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So what would make a good donor frame for a modern 3-speed?

After tonight's experience with my Blackburn light, I am liking the utility aspect of a good, old school 3 speed with a front dynamo hub and generator light.

Currently have my Bianchi Advantage that I had thought of making a modern 3-speed, but it lacks a lot of the easy attachment points for fenders and things.

Maybe a touring frame?

(I know, I know-I should just find an old school 3 speed and use that. I already have the hub to use for the Bianchi, but if a better frame could be found, great. )
Any of the older steel "touring" geometry frames from the 70's. I have a mid 70's Dawes Galaxy that is about perfect. I have a mid 70's Motobecane Nomade (near the bottom of the line) that the geometry isn't quite as good as the Dawe's but will still make a decent conversion. BUT be forewarned; that particular era of French bike has strange threading and many parts ARE NOT common anymore. YMMV. Also any of the early MTB's with horizontal rear drop outs are candidates.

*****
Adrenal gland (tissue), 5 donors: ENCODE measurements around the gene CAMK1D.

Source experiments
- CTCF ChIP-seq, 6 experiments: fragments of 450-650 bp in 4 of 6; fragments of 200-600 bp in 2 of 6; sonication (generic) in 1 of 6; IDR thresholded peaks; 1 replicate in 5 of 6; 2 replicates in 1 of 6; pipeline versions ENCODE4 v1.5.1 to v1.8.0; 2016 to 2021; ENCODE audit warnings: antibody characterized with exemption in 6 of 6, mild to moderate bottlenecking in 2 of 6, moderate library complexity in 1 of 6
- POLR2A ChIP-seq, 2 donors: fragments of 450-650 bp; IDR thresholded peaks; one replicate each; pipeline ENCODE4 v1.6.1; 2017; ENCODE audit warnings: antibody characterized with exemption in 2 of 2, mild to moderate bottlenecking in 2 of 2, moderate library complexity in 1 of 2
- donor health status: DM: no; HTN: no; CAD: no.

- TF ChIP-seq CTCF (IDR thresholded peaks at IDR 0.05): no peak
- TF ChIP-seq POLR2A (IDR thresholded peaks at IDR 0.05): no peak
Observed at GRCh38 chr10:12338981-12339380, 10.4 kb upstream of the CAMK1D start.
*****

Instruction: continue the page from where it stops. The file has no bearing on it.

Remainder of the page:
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Which one would you rather have under your butt at 30mph?"
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Old 05-22-08, 11:22 AM   #466
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So why horizontal dropouts for a 3-speed project? I checked out Peter White Cycles for more info on the generator lights and like the fork mounted lighting options.

I would love to get a true 3 speed, but I already have a hub sitting here to be used (Thanks, Aaron). If I do decide to go the 2nd bike option, that leaves my Bianchi as a utility bike. Would love the redundancy of having two bikes that can swap tubes and tires if I get a worthy 700c candidate.
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Old 05-22-08, 12:13 PM   #467